Without dignity, identity is erased. In its absence, men are defined not by themselves, but by their captors and the circumstances in which they are forced to live.
Dignity is as essential to human life as water, food, and oxygen.
The stubborn retention of it, even in the face of extreme physical hardship, can hold a man’s soul in his body long past the point at which the body should have surrendered it.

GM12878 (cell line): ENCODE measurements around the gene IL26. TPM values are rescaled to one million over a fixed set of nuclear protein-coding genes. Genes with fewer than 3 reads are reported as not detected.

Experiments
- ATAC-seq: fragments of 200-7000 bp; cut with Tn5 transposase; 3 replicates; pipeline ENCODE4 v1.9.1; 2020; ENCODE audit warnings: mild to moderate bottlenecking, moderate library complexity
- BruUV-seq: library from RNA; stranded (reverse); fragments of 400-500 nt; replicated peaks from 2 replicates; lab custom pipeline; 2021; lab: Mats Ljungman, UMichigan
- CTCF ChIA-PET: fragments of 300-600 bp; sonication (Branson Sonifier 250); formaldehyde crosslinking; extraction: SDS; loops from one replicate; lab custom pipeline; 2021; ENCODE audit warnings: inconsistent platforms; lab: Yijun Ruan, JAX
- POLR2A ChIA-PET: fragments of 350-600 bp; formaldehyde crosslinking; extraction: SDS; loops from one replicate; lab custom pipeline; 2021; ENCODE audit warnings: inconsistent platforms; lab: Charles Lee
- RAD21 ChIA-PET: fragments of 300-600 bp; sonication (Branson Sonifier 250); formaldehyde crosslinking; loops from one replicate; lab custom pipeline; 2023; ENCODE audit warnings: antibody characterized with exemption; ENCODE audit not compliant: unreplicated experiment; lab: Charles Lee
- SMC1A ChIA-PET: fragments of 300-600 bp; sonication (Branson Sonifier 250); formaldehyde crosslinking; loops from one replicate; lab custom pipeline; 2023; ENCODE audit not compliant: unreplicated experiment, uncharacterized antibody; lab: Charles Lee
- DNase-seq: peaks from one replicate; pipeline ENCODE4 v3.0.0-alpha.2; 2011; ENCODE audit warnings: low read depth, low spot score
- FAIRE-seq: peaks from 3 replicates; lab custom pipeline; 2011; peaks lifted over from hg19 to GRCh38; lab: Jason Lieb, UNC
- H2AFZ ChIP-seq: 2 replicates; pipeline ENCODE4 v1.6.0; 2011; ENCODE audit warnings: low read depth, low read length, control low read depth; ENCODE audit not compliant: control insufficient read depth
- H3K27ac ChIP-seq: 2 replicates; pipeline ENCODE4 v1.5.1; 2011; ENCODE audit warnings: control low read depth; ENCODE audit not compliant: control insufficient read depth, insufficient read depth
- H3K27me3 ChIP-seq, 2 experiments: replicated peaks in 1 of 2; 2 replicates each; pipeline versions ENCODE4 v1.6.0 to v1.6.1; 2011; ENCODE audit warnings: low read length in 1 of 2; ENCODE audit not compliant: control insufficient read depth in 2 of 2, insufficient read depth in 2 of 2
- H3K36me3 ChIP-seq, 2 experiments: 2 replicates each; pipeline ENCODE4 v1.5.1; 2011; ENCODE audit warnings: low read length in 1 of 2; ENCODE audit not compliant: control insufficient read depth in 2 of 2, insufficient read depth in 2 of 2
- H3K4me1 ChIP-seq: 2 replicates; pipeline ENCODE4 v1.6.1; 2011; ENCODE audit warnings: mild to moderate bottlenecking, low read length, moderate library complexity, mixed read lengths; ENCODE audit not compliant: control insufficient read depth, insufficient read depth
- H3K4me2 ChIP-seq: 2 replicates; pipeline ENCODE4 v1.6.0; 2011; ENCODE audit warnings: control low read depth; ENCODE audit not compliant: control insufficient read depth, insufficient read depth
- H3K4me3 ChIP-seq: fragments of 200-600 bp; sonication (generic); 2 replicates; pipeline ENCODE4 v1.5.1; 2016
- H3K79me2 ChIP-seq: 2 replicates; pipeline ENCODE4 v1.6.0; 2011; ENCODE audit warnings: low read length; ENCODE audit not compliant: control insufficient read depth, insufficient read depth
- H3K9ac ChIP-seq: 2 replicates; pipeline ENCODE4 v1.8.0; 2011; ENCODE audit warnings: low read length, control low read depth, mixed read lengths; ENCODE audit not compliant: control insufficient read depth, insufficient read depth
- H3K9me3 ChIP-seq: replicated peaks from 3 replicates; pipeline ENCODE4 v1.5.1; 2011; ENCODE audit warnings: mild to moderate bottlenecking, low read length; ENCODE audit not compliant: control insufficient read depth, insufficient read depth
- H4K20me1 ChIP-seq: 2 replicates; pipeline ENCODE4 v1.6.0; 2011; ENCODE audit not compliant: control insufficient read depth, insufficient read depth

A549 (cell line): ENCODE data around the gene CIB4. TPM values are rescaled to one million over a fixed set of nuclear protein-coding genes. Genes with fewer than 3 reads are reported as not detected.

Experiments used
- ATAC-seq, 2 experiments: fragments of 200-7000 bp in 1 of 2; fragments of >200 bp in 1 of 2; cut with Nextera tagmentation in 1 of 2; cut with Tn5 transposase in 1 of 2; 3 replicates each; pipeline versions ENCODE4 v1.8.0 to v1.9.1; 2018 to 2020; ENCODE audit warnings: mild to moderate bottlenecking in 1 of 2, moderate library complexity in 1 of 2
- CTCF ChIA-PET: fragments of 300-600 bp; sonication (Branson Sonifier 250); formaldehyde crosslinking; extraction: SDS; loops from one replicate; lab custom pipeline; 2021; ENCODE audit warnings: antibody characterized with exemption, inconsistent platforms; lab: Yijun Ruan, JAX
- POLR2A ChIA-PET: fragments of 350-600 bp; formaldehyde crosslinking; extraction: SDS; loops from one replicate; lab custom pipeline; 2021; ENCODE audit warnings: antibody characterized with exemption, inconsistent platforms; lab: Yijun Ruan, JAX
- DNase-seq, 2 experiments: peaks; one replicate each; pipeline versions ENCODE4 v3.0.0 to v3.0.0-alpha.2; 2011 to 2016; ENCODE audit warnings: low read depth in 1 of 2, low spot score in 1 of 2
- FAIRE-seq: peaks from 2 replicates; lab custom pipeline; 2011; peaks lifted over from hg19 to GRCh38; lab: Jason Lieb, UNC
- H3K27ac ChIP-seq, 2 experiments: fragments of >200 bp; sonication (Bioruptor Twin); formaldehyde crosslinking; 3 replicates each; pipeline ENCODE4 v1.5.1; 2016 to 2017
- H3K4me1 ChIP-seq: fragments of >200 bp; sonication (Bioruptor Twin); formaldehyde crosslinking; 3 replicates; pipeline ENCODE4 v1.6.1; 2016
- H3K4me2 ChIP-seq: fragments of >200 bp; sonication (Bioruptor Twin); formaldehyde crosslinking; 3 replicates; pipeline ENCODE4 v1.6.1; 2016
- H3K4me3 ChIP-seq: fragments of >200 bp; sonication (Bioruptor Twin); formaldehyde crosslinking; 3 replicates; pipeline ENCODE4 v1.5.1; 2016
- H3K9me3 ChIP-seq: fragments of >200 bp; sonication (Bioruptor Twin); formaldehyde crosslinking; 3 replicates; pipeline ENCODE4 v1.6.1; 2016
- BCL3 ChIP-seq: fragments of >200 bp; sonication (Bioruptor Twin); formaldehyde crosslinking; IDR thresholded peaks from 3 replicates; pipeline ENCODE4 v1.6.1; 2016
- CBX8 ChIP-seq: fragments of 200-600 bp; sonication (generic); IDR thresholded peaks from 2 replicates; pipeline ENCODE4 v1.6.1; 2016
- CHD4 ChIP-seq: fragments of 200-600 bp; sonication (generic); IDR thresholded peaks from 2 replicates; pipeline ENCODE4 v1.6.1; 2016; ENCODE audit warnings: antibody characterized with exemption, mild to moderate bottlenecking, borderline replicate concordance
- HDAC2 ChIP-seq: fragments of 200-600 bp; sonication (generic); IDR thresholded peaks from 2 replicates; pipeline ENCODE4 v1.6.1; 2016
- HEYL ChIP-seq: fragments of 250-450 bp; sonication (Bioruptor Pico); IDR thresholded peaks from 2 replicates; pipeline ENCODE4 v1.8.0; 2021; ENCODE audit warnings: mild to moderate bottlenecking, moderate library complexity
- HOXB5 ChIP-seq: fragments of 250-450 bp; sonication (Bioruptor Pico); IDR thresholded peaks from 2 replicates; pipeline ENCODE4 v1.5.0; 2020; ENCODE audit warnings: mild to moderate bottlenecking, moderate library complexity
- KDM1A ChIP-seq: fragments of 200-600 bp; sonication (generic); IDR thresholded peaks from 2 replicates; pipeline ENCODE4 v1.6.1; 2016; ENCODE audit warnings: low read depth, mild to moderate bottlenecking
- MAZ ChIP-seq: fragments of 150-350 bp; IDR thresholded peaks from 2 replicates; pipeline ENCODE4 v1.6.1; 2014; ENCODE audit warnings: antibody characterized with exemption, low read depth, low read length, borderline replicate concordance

Because Ofuna was kept secret from the outside world, the Japanese operated with an absolutely free hand. The men in Ofuna, said the Japanese, weren’t POWs; they were “unarmed combatants” at war against Japan and, as such, didn’t have the rights that international law accorded POWs. In fact, they had no rights at all. If captives “confessed their crimes against Japan,” they’d be treated “as well as regulations permit.” Over the course of the war, some one thousand Allied captives would be hauled into Ofuna, and many would be held there for years.